"In the end, it's not the years in your life that count, it's the life in your years." - Abraham Lincoln

Posted on April 8, 2016 by Sioux under General
1 Comment

 

A new tower was built in 1629 to replace a medieval one taken down in 1623 because it was “ruinous”; and contains a peal of ten bells. By the 1840s it was agreed that the church was not large enough to accommodate the growing local population (in 1847, it could seat about 600 people) and an extension was built 1848-49. Major restoration was again undertaken in 1902. The east end of the north aisle was remodelled as a memorial chapel to the fallen of the First World war in

1922 and the war

memorial was

brought inside the

church from its

position on the

outside of the

north wall.

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Wandering around the grounds of an old church – (I didnt make a note of the name) – we said we had done well – being as how it was Easter we had been to three churches in one day!

On the way home to fetch my friends’ partner, we stopped in at St John’s Church in Hillingdon. The earliest written reference to a church in Hillingdon is the grant by Brian Fitz Count, Lord of Colham Manor, of Hillingdon Church to Evesham Abbey shortly after 1100. Nothing remains of the original building. The earliest part of the present building is said to be the chancel arch, dated around 1270.

As we walked in, I managed to sneak this photo of the minister reading. I just loved the way the light caught his silver white hair.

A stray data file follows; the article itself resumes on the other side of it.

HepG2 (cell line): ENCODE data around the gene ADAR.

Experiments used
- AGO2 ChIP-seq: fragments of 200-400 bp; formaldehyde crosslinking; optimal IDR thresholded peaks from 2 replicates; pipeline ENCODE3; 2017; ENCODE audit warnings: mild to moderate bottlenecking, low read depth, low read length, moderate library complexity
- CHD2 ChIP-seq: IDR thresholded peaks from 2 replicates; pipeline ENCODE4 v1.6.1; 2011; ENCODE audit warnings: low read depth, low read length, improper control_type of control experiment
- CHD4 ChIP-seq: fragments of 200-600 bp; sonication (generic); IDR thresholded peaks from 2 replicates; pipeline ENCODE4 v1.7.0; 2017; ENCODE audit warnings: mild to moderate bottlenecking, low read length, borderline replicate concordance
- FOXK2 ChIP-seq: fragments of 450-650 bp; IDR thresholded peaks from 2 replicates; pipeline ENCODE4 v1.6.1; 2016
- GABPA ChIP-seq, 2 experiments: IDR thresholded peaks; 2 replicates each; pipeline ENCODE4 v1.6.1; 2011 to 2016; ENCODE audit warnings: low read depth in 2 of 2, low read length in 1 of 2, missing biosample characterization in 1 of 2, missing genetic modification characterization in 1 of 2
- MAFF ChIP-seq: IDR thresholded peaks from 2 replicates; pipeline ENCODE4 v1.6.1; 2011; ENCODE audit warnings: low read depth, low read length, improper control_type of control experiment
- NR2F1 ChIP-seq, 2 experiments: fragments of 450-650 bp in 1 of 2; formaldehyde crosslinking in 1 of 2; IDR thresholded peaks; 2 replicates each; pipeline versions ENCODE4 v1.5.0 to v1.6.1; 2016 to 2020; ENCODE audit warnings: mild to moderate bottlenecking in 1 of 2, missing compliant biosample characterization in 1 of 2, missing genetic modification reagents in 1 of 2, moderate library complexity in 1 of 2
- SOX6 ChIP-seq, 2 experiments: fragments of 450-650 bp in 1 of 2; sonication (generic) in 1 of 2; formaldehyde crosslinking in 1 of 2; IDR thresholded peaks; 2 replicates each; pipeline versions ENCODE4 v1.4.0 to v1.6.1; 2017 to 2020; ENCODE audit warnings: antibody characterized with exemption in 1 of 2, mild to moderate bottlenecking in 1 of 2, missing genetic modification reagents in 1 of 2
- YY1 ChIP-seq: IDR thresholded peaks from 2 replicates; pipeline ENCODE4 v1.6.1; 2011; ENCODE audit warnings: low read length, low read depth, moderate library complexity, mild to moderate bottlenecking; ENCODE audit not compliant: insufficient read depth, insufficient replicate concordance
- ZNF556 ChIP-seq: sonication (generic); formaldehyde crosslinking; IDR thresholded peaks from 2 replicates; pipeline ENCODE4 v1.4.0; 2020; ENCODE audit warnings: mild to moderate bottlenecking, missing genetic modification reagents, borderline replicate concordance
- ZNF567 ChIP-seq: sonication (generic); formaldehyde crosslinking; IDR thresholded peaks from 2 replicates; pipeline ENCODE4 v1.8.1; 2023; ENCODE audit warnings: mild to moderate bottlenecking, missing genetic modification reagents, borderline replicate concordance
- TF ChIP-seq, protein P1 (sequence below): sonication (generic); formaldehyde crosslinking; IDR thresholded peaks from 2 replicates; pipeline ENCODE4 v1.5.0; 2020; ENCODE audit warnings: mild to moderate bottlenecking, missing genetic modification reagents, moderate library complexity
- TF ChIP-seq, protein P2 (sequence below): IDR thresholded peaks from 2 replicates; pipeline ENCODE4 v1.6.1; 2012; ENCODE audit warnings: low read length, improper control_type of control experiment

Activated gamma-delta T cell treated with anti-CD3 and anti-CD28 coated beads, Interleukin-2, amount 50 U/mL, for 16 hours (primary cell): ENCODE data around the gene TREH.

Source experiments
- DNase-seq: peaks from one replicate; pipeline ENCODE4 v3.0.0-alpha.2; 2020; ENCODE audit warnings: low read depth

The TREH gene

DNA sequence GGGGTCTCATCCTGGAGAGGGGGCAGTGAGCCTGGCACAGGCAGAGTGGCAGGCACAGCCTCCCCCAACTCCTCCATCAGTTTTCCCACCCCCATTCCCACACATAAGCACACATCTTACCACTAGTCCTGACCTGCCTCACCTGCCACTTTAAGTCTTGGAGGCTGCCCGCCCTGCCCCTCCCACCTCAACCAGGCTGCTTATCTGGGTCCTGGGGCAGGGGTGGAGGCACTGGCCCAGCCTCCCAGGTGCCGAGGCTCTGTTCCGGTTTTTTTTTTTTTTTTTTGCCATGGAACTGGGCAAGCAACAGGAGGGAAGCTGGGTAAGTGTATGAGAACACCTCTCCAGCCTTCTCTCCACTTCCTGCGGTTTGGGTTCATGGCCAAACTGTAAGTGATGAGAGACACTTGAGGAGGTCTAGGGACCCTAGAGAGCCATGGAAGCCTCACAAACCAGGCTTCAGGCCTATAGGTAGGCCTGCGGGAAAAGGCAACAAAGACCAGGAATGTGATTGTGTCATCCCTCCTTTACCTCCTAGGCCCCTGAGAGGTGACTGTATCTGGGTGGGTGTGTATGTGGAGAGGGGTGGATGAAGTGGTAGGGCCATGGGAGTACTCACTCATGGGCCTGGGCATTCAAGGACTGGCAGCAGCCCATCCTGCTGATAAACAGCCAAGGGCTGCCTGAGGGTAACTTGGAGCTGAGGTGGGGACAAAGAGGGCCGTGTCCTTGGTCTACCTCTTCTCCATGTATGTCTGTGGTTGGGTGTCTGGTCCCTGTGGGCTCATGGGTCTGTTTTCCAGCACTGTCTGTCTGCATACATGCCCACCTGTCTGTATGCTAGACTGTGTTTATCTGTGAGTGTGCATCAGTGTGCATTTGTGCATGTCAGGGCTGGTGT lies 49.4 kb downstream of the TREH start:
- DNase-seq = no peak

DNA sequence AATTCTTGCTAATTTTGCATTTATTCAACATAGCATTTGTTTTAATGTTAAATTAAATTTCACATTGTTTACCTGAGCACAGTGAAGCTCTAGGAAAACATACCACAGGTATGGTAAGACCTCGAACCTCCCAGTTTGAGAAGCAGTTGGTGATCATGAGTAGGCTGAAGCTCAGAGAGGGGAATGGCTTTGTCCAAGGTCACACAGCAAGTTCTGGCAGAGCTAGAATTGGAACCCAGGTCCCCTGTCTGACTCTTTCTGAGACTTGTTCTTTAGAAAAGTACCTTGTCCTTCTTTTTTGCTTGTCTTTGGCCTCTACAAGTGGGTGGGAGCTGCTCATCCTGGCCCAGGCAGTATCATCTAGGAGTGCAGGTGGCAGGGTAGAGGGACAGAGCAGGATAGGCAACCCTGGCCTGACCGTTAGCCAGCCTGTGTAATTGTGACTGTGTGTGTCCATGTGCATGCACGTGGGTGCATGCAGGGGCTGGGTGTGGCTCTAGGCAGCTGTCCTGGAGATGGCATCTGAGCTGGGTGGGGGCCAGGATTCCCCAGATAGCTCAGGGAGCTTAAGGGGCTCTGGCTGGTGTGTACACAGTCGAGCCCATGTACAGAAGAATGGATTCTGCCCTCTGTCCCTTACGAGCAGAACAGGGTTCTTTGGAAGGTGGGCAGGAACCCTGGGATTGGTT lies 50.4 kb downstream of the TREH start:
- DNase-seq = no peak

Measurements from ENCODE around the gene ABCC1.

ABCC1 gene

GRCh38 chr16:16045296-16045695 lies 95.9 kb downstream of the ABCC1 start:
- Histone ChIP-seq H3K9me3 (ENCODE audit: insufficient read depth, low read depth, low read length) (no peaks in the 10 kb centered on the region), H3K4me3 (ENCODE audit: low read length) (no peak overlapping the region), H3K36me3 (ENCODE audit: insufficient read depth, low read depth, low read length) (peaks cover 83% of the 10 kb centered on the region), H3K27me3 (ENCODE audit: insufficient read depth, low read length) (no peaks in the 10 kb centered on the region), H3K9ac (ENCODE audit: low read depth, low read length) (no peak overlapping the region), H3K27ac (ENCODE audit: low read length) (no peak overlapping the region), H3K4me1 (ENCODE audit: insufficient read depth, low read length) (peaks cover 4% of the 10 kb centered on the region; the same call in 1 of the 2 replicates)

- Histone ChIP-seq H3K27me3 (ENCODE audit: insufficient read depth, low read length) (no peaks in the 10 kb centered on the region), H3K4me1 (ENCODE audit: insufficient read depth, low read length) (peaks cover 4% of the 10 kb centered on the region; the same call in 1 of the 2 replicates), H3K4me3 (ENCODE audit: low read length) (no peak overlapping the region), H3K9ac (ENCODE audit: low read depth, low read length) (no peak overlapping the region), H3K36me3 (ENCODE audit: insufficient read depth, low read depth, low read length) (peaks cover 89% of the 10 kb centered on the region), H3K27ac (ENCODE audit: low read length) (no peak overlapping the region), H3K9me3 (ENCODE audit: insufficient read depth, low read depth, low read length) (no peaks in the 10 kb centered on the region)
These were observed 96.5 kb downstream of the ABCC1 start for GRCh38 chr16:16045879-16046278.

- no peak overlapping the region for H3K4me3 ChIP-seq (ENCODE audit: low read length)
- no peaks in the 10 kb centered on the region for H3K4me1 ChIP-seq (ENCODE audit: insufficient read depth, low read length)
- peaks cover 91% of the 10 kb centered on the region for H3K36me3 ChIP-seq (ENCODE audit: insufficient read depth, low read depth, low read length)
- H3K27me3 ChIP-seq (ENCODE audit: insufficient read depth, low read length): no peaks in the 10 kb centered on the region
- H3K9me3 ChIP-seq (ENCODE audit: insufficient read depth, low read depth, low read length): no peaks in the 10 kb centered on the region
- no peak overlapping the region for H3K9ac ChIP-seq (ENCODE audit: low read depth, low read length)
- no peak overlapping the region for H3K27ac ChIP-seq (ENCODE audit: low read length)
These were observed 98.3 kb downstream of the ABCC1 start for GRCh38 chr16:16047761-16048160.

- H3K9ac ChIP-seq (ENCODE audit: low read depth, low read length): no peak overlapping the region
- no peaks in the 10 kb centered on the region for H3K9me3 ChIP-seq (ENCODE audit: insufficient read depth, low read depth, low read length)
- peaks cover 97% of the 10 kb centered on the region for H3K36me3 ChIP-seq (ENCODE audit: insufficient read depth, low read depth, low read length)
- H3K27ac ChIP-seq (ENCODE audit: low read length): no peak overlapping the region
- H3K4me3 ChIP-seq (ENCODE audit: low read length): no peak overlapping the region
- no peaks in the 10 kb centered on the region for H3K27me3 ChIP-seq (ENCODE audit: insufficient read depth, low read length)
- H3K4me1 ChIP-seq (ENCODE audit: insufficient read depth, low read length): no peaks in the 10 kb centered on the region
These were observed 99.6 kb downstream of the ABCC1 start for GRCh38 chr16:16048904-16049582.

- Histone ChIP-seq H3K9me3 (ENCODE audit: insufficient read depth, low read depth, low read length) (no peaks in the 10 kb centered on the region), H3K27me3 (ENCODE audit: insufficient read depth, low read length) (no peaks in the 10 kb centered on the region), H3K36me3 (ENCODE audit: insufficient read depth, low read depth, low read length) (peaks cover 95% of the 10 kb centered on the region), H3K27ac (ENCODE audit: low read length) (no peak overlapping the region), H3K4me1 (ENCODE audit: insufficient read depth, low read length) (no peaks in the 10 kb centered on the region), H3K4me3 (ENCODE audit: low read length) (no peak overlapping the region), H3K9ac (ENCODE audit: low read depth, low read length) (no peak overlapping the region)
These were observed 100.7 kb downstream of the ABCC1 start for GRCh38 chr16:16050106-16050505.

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The church has a number of brasses, the best of which is the Le Strange Brass, dated 1509. It is said by Pevsner to be the most ambitious brass of the Middle Ages to survive in Greater London. It represents John, eighth Lord Strange of Knockin with his first wife Jacquetta, daughter of Richard Woodville. Her sister, Elizabeth, was Queen of Edward IV and mother of the Princes who were murdered in the Tower. Lord Strange died in 1479 and was buried in Hillingdon Church. 

As we left the church, I spotted some interesting reflections in the windows of a restaurant over the road and couldn’t resist these surreal images.

 

We headed home, collected my friends’ partner, and it was off to a pub, right next to a canal waterway, for sundowners.

 

One response to “Holy day wanderings….”

  1. Cheryl Wilkinson says:

    So interesting thank you!

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